Charitable Gifts of Grain
If a farmer is charitably minded, he or she should consider making a donation of grain to their favorite church or charity. The tax advantages of donating commodities far outweigh those for a contribution of cash. It could mean hundreds or thousands of dollars in tax savings.
A cash donation is made from the sale proceeds of the grain. Therefore, the sale is reported on Schedule F and is included in both taxable income and self-employment income. It is also taxable for state income tax purposes. To receive a tax deduction, the donor must itemize their personal deductions on Schedule A. As you may be aware, the standard deduction for 2018 has increased significantly. You may not be able to itemize your charitable deductions due to this higher standard deduction. Thus, you may have no tax benefit of the cash donation.
Even if the farmer can itemize, he or she does not get any relief from self-employment tax or state income tax. That is 21 cents of every dollar going to tax that the farmer may be able to avoid (self-employment tax (15.3%), state (3.23%) and county income tax (2.6% in Tipton County).
Gifts of Grain, instead of cash donations. Be Careful, the IRS is particular with steps to follow. Don’t worry, the steps are easy to follow.
- Present a letter to the charity telling them you are making a contribution of a commodity. The letter should describe the commodity and the quantity being contributed.
- The letter should ask the charity where and when they want the commodity delivered. In “IRS speak” the charity must have dominion and control of the commodity.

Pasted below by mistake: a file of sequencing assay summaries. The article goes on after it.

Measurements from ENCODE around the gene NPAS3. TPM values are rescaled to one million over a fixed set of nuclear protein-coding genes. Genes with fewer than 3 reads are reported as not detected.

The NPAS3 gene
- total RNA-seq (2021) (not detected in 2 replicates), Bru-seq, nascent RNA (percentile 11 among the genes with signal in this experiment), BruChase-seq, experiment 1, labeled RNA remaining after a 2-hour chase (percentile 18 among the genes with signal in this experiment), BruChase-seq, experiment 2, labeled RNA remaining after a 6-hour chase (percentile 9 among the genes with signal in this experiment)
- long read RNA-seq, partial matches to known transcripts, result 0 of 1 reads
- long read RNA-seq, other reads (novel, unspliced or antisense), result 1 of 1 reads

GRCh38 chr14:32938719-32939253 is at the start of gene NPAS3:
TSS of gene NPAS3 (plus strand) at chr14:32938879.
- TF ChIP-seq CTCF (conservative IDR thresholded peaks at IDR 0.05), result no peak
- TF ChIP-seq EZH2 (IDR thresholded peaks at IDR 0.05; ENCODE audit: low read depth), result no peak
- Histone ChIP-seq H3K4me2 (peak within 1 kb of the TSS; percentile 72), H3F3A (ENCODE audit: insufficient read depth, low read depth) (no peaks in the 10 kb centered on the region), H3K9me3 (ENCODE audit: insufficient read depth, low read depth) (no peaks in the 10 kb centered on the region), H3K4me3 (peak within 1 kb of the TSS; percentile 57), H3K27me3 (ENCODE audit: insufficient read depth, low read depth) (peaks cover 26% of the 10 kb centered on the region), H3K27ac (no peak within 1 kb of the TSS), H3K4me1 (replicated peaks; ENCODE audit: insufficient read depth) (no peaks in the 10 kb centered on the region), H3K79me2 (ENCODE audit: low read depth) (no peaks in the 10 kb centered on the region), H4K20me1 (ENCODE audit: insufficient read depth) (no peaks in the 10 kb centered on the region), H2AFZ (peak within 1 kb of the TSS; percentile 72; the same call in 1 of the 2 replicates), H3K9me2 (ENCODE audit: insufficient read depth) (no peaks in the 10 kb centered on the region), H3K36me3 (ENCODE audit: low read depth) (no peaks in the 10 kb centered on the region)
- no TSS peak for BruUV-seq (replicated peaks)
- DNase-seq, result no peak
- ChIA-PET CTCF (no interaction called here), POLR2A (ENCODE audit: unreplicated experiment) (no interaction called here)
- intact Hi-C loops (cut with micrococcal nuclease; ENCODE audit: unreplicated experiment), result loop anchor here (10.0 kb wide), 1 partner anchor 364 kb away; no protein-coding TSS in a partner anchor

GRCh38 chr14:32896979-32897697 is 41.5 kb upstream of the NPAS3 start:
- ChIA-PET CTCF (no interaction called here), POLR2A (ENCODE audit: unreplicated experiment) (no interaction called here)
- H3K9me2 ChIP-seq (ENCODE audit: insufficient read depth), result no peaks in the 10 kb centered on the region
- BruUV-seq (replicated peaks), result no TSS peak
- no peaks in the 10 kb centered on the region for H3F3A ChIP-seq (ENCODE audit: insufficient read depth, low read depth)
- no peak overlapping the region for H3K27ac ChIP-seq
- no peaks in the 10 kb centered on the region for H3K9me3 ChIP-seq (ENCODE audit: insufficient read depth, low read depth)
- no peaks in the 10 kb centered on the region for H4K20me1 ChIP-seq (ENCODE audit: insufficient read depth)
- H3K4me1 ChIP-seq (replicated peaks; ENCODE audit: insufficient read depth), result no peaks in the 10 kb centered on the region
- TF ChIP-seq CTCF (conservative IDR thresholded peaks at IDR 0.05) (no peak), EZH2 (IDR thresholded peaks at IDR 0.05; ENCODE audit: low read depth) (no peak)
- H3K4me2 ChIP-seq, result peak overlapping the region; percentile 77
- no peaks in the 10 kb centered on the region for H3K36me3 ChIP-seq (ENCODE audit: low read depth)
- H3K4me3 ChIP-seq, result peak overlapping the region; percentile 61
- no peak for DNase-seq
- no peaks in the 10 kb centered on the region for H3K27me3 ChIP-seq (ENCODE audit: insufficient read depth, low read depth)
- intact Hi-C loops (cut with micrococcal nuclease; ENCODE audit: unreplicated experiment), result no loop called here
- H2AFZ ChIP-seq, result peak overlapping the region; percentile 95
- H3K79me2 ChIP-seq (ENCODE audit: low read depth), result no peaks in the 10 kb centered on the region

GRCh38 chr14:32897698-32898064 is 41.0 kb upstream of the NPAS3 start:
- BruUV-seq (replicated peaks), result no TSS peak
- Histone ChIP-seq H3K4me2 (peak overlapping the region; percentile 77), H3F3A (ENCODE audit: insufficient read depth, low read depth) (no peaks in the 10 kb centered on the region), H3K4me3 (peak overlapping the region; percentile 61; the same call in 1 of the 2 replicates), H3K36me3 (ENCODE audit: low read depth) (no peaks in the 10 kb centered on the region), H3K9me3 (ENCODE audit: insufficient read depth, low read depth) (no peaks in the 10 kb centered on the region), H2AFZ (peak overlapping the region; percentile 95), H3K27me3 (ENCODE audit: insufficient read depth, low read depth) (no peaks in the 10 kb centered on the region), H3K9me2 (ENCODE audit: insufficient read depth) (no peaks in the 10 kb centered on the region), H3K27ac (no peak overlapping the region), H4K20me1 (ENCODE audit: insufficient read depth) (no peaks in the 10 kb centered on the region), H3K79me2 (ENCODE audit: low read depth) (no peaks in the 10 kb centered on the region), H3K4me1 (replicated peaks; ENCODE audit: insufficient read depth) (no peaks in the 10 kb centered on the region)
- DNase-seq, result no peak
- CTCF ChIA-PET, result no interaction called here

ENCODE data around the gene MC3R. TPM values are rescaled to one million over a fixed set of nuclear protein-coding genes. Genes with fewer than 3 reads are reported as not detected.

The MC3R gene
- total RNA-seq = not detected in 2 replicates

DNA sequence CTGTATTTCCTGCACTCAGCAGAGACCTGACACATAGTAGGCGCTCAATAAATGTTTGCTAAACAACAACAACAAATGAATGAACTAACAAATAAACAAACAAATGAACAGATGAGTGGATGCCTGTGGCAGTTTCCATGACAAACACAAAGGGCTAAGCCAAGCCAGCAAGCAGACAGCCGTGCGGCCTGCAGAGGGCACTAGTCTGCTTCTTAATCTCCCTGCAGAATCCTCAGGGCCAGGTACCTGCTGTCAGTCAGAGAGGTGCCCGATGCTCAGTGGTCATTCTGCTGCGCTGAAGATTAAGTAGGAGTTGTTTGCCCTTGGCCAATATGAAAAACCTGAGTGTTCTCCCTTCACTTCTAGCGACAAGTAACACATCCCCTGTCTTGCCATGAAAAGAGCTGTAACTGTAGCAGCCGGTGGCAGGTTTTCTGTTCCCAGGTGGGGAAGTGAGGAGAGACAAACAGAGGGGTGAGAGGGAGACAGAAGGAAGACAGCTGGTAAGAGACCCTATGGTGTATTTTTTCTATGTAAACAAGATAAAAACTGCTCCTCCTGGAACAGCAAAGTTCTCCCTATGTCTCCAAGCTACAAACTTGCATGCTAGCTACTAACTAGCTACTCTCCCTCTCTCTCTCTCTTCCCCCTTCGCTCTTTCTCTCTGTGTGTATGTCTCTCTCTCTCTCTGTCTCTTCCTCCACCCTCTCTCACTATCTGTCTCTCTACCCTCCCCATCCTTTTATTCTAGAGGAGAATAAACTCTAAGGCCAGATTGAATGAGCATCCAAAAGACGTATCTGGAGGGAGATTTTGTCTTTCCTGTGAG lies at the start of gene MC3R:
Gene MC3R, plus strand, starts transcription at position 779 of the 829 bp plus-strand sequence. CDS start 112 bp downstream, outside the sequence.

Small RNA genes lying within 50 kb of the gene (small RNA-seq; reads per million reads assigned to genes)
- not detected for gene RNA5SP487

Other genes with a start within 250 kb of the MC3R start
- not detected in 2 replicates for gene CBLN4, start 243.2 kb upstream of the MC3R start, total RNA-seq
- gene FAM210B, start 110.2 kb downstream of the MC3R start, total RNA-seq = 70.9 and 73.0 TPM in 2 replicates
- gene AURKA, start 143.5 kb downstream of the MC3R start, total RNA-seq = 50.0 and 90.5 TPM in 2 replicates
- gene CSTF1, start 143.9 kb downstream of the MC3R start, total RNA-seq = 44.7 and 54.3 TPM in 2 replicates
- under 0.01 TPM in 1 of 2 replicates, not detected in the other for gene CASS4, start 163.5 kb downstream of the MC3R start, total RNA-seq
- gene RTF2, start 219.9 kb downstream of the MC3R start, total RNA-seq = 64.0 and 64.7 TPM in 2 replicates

- Keep a copy of the letter.
- Make sure to get a receipt from the charity for the amount of the donation.
- Do not report the donation on Schedule A. The farmer is not entitled to any additional The tax benefit comes from deducting the production expenses and not reporting the sale on Schedule F.
The following example illustrates the tax advantage of a charitable gift of grain:
Freddie and Frieda Farmer normally make a $10,000 annual contribution to their church. In 2018, they give the church 2,000 bushels of corn when the market price is $5.00 per bushel (Corn worth $10,000). Assuming the Farmers have not exceeded the maximum self-employment tax limit, they will save 15.3%, or $1,530 of self-employment tax. They will save 12% (depending on their tax bracket), or $1,200 of federal income tax and 3.23%, or $323 of Indiana State income tax and 2.6%, or $260 of Tipton County Tax.
The total tax savings from the gift of the corn is $3,313.
If they are able to itemize, the savings from a $10,000 cash gift would only be $1,200.
A difference of $2,113 in tax savings of gifting grain rather than gifting cash.
If they are unable to itemize, nothing.
That is thousands of dollars in tax savings by following a few simple steps. Gift grain and not cash.
What Freddie and Fredia should not do…
Do not take the commodity to market and ask the elevator to make the check or partial check payable to the charity. The IRS could take a position that the farmer had constructively received the money and then gave the money as a donation.
If you have questions, please don’t hesitate to give our office a call and talk with one of our CPA’s. 765-675-7021